The high number of voters expected to turn out in Northern Berkshire on Tuesday will have crucial contests to decide in both the presidential and U.S. Senate races.
In the presidential election, President Barack Obama has failed this time around to inspire the groundswell of enthusiasm that led him to victory in 2008. He is an embattled president who admittedly has not been able to deliver quite the performance he once promised.
Despite those shortcomings, he still has victories to point to in the form of health care reform, the stimulus program and the death of Osama bin Laden on his watch.
So, we do not endorse Obama with the excitement he once engendered, but rather with a gritty measure of reality considering the other option.
Republican nominee and former Massachusetts governor Mitt Romney is not the choice in this election who stands to make a difference beyond where Obama has already gone.
With the sad crop of hopefuls the country was presented with in the Republican primary process and its 1,001 debates, how can voters be expected to place faith in the winner of that strange debacle? The GOP field at the outset didn’t have a person ready to do more than the modicum the president already has, so how can the best in that field be called the best choice Tuesday?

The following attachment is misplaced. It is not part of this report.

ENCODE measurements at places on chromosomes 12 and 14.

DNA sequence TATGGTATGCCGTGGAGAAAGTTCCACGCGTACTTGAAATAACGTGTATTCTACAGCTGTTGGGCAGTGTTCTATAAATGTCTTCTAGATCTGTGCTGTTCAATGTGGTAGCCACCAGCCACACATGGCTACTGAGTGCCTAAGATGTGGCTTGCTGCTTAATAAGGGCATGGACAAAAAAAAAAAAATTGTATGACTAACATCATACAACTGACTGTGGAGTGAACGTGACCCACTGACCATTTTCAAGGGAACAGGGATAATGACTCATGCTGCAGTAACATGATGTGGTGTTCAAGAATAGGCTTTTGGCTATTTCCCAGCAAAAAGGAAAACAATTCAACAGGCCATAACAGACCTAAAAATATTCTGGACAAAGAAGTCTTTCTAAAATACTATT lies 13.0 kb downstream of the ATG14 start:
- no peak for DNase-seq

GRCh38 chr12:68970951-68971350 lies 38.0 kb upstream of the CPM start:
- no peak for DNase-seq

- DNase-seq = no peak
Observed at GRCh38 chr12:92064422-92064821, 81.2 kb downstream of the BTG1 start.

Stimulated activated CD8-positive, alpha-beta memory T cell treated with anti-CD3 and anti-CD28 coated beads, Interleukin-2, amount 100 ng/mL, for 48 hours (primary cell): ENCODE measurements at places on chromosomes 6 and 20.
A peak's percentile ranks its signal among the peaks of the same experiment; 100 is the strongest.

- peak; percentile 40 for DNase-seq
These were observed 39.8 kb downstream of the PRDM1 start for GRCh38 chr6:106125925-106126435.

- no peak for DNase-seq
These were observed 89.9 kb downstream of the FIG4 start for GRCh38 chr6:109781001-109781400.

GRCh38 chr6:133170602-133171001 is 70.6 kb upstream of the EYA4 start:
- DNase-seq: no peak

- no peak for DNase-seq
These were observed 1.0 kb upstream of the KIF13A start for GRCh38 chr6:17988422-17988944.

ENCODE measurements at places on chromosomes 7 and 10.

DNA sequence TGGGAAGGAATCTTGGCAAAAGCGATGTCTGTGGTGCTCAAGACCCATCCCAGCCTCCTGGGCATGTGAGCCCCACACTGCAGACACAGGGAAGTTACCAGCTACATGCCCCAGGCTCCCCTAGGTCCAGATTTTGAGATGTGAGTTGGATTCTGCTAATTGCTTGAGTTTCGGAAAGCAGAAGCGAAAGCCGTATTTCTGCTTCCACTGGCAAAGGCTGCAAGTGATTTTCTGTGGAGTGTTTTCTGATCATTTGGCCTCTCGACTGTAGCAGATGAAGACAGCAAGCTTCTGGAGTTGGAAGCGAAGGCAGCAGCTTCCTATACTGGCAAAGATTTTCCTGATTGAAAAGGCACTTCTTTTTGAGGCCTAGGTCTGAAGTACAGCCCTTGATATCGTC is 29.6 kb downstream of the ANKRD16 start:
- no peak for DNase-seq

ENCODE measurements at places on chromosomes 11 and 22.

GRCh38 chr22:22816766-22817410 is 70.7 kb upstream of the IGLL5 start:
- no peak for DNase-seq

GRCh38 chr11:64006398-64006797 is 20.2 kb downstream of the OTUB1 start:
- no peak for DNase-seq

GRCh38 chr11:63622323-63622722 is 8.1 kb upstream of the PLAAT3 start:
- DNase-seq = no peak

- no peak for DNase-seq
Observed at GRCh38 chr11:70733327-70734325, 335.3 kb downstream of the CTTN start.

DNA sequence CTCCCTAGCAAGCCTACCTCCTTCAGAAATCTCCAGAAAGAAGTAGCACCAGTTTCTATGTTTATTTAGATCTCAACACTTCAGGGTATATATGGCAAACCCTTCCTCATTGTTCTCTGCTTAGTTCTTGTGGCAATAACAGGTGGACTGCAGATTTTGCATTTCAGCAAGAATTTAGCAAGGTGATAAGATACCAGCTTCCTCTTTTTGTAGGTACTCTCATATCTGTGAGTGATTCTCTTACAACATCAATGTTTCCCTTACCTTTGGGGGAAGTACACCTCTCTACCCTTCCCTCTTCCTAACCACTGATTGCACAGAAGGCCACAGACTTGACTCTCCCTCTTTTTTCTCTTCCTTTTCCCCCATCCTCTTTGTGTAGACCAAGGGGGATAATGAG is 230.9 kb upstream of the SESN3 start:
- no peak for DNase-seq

In the race for incumbent U.S. Sen. Scott Brown’s seat, we endorse Elizabeth Warren, but again, this is not a whole-hearted gesture.
Warren’s unapologetic liberal leanings go a bit far for us, especially given the savagely partisan climate of Washington, D.C., where negotiations of principle are desperately needed to restore public faith in our governing bodies. However, we don’t feel Brown will perform any better in that regard.
More importantly, Warren’s insistence on her dedication to the middle class and women’s reproductive rights come through as more genuine than Brown’s appeals on those topics. Most of what Brown has said on these matters seems more like acts of political defense than espousals of conviction.
Regardless of whose corner you’re in or if you agree with what is said here in these columns, we hope only that you make your opinion known in that most fundamental way Tuesday. Cast your ballot on Election Day.